Currently showing: Funding longer lives > Health/medicine

25 Jun 15 02:26

Immediately, two events come to mind: A funeral for a classmate, who died at the age of 15 from Leukemia. And then, when I was 17, a good friend of mine was diagnosed with Sarcoma, had his left leg amputated…but the tumour had spread already and slowly but surely killed him.

I studied medicine and saw many more people suffering and dying from cancer. But I also saw progress. Earlier and more sophisticated diagnosis, more effective treatment regimes and overall better understanding of malignancies and their risk factors, all this brought about better care and better outcomes. Many cancer patients now survive the disease, and many end up having a normal life expectancy. But cancer often comes with co-morbidity (for instance depression) and long term disability. And of course, we are miles away from really getting on top of malignant diseases.

In fact, in many parts of the world, in particular in developing countries, we see a rise in cancer incidence. Of course, this is worrying, having so many people around the world now being affected and needing (expensive) medical care, resulting in financial and emotional stress. On a macro-economic level, premature death and disability spells financial burden on these (often fragile and unprepared) economies.

I am working in Life Insurance, where we are aiming at closing the protection gap, at providing financial relief for people in situations of catastrophic diseases. To be able to offer that service, we have to understand the dimensions of cancer, its geographic spread as well as its demographic and economic aspects. Being based in Asia makes me a little biased and curious as to what happens in this part of the world. There is a common understanding that many Asian countries, in particular those adopting more Western ways of living and working, are facing a quite dramatic surge of cancerous diseases.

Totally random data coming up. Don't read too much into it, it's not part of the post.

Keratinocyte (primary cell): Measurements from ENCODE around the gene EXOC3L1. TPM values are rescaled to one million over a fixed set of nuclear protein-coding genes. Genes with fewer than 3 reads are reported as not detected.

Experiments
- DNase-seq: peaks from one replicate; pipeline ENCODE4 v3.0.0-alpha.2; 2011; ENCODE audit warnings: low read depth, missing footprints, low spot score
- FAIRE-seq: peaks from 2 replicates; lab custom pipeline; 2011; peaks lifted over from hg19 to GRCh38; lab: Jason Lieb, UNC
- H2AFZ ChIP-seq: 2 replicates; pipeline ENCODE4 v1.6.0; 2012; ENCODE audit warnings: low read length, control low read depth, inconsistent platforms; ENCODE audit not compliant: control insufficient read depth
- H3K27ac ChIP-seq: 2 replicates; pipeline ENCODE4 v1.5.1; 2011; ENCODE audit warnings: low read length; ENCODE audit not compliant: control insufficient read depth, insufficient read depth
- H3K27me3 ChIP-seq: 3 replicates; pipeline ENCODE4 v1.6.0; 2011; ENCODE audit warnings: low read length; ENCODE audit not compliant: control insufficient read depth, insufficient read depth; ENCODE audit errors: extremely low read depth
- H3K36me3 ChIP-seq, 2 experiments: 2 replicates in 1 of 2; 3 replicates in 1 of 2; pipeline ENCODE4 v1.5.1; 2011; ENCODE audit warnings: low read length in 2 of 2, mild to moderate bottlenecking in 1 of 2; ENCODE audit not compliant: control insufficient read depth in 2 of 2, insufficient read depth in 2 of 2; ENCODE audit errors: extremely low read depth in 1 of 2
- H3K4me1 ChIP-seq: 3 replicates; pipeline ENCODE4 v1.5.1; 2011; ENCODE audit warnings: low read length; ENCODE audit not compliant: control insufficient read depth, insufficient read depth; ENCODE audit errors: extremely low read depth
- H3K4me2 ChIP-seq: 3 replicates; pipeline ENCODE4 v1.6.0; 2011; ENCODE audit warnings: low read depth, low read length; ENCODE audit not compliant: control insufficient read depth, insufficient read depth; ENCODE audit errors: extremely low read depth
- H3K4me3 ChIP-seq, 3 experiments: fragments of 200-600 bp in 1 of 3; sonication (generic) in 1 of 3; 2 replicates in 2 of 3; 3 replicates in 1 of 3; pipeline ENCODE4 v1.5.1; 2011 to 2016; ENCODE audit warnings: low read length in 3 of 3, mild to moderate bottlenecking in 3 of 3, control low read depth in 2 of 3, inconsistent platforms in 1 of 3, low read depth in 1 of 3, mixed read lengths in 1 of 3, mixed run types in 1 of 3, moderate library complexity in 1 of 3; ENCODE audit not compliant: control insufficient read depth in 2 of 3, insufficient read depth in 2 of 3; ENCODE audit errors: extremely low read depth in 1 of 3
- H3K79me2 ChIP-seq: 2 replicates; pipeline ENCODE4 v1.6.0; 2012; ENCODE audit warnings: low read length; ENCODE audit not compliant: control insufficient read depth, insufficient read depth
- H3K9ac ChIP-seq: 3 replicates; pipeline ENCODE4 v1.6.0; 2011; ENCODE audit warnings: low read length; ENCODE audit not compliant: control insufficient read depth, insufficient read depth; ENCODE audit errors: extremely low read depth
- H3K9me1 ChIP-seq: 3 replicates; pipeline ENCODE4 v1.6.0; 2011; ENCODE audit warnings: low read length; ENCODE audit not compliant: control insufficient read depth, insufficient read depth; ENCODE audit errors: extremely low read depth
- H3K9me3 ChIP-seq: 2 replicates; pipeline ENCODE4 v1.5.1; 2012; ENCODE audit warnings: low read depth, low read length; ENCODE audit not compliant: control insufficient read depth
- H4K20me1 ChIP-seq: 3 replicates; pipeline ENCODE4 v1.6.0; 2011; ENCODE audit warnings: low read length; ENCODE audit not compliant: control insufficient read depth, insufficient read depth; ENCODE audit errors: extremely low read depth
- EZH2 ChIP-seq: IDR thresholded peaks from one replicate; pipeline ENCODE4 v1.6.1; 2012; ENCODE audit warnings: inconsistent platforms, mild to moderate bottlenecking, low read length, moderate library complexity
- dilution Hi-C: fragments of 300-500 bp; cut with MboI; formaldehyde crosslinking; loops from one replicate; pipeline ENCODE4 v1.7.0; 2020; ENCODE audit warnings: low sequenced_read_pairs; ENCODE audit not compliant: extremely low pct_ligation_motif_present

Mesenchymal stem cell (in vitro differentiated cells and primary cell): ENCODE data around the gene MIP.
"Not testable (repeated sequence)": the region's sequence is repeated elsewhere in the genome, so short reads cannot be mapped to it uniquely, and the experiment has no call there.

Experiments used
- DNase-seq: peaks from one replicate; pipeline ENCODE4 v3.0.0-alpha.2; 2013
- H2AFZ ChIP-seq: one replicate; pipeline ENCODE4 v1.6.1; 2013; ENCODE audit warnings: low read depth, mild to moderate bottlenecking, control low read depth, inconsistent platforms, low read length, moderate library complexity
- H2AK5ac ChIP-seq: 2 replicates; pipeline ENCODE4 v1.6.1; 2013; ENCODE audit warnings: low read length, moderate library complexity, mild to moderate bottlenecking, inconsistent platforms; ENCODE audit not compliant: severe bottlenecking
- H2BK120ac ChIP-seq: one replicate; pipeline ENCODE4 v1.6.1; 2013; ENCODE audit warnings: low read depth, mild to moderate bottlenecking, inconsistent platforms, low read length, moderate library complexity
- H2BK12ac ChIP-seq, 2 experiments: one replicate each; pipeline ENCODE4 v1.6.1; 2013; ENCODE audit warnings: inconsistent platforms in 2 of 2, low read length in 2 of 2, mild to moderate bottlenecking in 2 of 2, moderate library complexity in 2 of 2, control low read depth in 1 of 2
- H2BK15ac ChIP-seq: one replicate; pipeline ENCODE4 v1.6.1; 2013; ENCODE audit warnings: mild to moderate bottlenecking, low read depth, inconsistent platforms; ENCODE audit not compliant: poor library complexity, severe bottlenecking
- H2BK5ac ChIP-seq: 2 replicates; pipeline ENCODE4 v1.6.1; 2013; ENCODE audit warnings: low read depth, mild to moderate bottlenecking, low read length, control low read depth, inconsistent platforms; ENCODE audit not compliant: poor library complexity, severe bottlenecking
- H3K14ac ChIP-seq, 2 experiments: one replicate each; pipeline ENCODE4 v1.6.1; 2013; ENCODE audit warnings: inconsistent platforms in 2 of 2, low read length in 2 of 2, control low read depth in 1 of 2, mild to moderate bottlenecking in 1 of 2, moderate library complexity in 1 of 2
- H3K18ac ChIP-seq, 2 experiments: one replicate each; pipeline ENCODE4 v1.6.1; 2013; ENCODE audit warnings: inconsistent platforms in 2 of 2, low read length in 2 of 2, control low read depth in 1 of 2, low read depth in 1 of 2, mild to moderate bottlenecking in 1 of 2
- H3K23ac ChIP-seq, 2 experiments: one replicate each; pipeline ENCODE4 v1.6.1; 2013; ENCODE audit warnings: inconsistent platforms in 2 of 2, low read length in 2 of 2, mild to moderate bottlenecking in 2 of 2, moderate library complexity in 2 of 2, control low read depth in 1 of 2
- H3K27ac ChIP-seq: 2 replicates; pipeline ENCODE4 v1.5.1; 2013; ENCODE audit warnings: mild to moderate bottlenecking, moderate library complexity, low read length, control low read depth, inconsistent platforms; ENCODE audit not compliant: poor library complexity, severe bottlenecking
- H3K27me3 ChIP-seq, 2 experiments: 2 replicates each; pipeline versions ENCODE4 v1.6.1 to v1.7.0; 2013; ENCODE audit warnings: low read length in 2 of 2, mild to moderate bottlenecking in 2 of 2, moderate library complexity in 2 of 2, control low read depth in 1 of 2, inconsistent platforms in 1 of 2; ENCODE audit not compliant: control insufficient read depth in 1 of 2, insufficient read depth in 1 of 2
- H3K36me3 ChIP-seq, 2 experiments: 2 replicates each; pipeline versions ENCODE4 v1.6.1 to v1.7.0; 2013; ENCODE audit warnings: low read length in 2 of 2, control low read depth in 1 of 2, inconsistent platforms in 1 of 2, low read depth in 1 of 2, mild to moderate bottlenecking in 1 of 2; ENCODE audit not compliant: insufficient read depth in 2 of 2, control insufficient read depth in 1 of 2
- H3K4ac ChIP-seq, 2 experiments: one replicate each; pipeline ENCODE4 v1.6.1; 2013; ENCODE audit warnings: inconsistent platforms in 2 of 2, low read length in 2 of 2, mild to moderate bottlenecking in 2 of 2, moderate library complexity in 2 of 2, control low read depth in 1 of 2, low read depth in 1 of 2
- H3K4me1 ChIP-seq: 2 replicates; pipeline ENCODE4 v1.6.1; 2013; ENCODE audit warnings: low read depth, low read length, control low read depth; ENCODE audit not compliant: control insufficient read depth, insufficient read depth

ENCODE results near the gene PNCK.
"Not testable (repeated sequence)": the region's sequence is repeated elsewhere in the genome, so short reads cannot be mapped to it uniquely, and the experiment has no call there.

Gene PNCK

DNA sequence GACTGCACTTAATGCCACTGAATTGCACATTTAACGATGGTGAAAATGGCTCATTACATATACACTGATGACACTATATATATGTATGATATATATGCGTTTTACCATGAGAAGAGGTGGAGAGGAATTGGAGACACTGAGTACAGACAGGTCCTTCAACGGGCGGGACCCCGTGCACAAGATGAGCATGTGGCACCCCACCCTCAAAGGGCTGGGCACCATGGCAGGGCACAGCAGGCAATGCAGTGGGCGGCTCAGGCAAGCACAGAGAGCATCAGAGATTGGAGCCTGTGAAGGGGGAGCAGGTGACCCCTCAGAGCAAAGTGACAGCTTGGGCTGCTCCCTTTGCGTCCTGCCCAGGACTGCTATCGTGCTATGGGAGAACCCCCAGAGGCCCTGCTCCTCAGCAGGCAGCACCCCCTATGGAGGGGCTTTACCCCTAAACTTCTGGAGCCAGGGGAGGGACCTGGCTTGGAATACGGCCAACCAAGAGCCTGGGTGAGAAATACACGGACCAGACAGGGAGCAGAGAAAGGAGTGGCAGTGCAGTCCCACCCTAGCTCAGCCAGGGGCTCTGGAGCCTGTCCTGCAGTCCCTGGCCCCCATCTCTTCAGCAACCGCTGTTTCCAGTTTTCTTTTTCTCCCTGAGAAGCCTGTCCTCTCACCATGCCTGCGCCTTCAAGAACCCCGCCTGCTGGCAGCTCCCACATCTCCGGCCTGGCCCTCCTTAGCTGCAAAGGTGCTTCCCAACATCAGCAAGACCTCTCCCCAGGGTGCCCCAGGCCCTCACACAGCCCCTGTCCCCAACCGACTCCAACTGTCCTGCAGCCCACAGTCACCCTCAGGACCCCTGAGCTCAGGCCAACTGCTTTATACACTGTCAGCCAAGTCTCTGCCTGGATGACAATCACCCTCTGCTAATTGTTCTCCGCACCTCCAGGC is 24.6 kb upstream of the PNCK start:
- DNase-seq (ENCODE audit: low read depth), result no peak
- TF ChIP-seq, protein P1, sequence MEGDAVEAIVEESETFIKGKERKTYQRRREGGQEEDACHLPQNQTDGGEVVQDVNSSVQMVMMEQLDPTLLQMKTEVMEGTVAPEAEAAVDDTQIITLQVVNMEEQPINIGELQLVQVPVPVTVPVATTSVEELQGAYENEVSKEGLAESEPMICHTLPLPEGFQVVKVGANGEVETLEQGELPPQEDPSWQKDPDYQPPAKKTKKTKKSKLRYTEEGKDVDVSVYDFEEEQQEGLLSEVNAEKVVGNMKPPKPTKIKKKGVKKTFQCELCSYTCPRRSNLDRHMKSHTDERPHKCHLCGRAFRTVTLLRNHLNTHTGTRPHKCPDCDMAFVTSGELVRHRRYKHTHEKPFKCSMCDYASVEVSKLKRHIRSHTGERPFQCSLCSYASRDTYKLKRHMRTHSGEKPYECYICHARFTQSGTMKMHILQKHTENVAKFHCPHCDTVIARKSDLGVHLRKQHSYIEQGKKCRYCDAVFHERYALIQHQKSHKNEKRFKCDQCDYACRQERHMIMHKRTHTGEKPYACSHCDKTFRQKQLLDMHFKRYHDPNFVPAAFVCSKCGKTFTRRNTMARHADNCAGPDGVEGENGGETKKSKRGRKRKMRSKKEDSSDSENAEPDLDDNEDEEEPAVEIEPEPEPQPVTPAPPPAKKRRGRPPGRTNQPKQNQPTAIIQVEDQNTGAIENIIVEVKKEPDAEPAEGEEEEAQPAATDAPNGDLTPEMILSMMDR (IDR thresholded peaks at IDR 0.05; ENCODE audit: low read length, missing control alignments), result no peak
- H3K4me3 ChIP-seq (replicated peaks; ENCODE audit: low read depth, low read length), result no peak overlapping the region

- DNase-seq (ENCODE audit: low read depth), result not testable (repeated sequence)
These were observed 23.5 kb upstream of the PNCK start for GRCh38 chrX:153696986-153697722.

But what precisely are the reasons for this, what are the known facts and known and projected trends, what exactly are the financial implications and insurance needs?

Swiss Re’s studies on Cancer Trends in Asia are an attempt to make that knowledge available to clients and other interested parties. The first two editions in this series of studies shed light on Liver Cancer and Thyroid Cancer. Both types of cancers are rather common in Asia, due to different reasons. While liver cancer can be broadly linked to viral infection (Hepatitis B and C), thyroid cancer came into the spotlight through more incidental detection of dormant tumours inside the gland.

These two studies will be complemented by further analyses on other types of cancer, building a solid foundation for Insurers to design and price products, develop information and marketing strategies and make sure insurance needs will be truly met going forward.

If we have had “live” experience with cancer, like I did when I was in my adolescent years, we intuitively understand that this is what we need to do: offer protection to people so they are financially safe in case they suffer from cancer, getting at least the econmic burden off their shoulders (there is still enough hardship cancer patients have to deal with). But as insurers we need the tools to go on this journey. The Swiss Re cancer trend studies will expedite our efforts to be successful in doing so - in diverse geographies and populations across the Asian continent.

Category: Funding longer lives: Health/medicine

Location: Hong Kong


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